GRANT: If you’ve ever self-filmed a hunt, you know how challenging it can be to keep the camera on a moving deer while preparing to take a shot.

GRANT: Clay was using the Fourth Arrow raptor arm which means the camera can move a lot without the tripod moving and allowed him to stay on the buck much easier.

CLAY: (Whispering) Oh, my gosh. That’s Slingshot. Oh, thank you, Lord. Yes. Yes. Yes.

CLAY: That is Slingshot. I mean, just – I don’t know – just popped up out of that back corner. I was filming this button buck over here, watching it. Just shooting some b roll, trying to, trying to stay out of the sun, not move as much, try not to be flashing anything around and I look over and I just see antlers standing on the side of the slope and sure enough, it was Slingshot. As soon as I saw, saw the dark chocolate antlers and those, that split on that one side and just…oh my word.

CLAY: It was hard because I’ve got – he was on this side and I first saw him and my – the easy shot I’ve got with the camera and getting the gun on him at the same time – it’s right out here in front. And he popped out down there and he was just kind of milling around. He would – he came out and then he would go back in and lost him for a few seconds and I couldn’t see. And then I saw a little glimpse of him kind of skirting through the trees there, coming back out.

CLAY: So I got on him again and was just kind of waiting. I knew he was there. I wasn’t – I did not want to rush a shot while he was over there, kind of right there on the edge. And I knew if he was there, he would probably come out to the plot and give me a better shot. So I just waited and tried to stay – tried to stay as calm as possible. And let him come out.

CLAY: And he was just feeding over there and I thought, “Man, I better at least see if I can get him on over on this side.” And so I got the camera over here real quietly and trying to – tried to get the gun and the camera on him at the same time. Got on him and gosh, I think I tried to stop him four or five times.

CLAY: Oh, my gosh. Just so appreciative of the opportunity to be able to hunt a deer like that and have the opportunity to take him. I’m going to quit rambling because I’m just – I’m, nerves are still running through me. I gotta call Grant and I gotta call Daniel and – and tell them.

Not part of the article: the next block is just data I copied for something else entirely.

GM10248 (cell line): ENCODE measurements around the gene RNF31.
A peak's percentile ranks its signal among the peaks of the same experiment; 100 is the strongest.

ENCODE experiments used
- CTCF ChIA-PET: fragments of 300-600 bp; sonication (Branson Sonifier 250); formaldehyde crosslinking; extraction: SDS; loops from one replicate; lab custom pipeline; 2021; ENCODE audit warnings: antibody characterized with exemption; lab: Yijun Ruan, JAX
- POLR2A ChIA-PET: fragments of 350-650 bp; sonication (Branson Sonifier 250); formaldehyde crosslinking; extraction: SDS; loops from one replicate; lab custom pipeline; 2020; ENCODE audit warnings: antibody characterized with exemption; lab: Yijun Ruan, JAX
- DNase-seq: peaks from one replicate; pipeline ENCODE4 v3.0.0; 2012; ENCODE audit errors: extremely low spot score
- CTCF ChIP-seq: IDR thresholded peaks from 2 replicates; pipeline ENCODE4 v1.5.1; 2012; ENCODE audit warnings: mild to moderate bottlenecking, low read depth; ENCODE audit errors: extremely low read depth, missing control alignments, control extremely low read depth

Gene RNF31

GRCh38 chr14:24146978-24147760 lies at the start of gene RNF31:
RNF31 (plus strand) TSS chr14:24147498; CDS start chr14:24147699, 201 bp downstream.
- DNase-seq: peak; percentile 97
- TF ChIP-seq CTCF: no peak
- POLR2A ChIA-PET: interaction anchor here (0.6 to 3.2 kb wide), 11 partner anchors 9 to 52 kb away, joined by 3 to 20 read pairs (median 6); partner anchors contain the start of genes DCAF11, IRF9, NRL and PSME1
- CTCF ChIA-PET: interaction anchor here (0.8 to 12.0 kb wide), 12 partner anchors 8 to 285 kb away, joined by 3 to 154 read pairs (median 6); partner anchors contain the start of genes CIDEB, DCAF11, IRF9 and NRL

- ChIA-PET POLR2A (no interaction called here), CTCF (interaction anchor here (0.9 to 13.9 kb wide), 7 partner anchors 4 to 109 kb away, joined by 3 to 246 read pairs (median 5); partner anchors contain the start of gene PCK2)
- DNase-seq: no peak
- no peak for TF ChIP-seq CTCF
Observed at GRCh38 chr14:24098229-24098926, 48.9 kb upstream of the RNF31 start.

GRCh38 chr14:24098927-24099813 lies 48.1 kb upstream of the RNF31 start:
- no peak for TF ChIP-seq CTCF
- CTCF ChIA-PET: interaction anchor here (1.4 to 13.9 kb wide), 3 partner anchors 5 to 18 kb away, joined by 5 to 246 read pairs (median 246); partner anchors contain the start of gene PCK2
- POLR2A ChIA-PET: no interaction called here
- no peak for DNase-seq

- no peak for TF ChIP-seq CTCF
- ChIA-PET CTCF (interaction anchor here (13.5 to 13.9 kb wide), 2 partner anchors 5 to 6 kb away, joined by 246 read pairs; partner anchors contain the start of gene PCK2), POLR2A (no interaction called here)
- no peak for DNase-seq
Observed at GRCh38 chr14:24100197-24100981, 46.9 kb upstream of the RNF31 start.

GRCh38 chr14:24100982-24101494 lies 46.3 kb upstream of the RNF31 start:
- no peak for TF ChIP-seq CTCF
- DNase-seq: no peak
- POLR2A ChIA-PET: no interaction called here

GRANT: (On phone) Yes, sir.

CLAY: Grant…

GRANT: (On phone) Yeah?

CLAY: …I believe we have, have an end to a story.

GRANT: (On phone) Tell me that Slingshot is down.

CLAY: Slingshot is down, Grant.

GRANT: (On phone) Oh, incredible, Clay. Congratulations.

CLAY: Thank you so much, Grant. I don’t think he made it too far, so.

GRANT: (On phone) That’s awesome, Clay. I’m very proud of you and happy for you. That’s awesome. Proud of you, Clay. Talk to you soon.

CLAY: Thank you so much. Bye, bye.

GRANT: (On phone) Ah huh.

DANIEL: (On phone) Well, who did you shoot?

CLAY: I think we got an end to a story.

DANIEL: (On phone) Slingshot?

CLAY: Slingshot is down.

DANIEL: (On phone) Heck, yeah! (Laughter)

CLAY: Oh, my word, dude.

DANIEL: (On phone) That’s awesome.

CLAY: I cannot believe it. I am like speechless.

DANIEL: (On phone) I can’t wait to get inside of him and…

CLAY: Oh, man.

DANIEL: (On phone) …see if there’s a broadhead, Deadmeat…

CLAY: I know it.

DANIEL: (On phone) …in the shoulder, or something.

CLAY: All right. Sounds good. See you.

DANIEL: (On phone) Yep. Bye.

CLAY: Can you believe that? I was so pumped, man. Can you believe that?

DANIEL: Incredible.

DANIEL: So he started plowing over here to your left.

CLAY: So, I shot him about – I shot him about mid field and then I heard…

DANIEL: There he is! Whoo!

CLAY: Oh my word, man.

DANIEL: He didn’t even make it out of the plot.

CLAY: I don’t even know what to say, man. That is – look at the body on him. Oh. Man, look at that, man.

DANIEL: Do you see it?

CLAY: You can see – I mean, not much left of it, but that’s the –

DANIEL: High front shoulder? Where Grant hit him?

CLAY: It’s right here. I’m going to be – I’m going to be careful because there may be – a broadhead may still be in him.

CLAY: Well, this is a moment that the entire GrowingDeer Team, and I know a lot of viewers, have been waiting for. This is Slingshot, up close and personal. Just an incredible deer, incredible hunt. I’m really excited for Grant to see him and it’s just as much the whole team’s deer as it is my deer. I can’t be more thankful to have this opportunity.

GRANT: Congratulations, Clay.

CLAY: Thank you, Grant. Thank you so much.

GRANT: I’m happy for you, man.

CLAY: I, I really appreciate it. I can’t say thank you enough. I’m excited for you to see him.

GRANT: I am. I am. I’m walking up to him excited. Look at the mass on that thing. Yeah. Man, look at the size of the chest on that thing.

CLAY: Yeah.

GRANT: How could I have missed something that big? (Chuckling) Man.

CLAY: Feel right there. That’s the offside. You can see, feel that bullet in there.

GRANT: That little knot right there?

CLAY: You can feel – that’s the bullet.

DANIEL: That’s the XP.

CLAY: That’s the XP on the offside.

DANIEL: And you can show him that other side where the arrow went in.

GRANT: Great shot, by the way.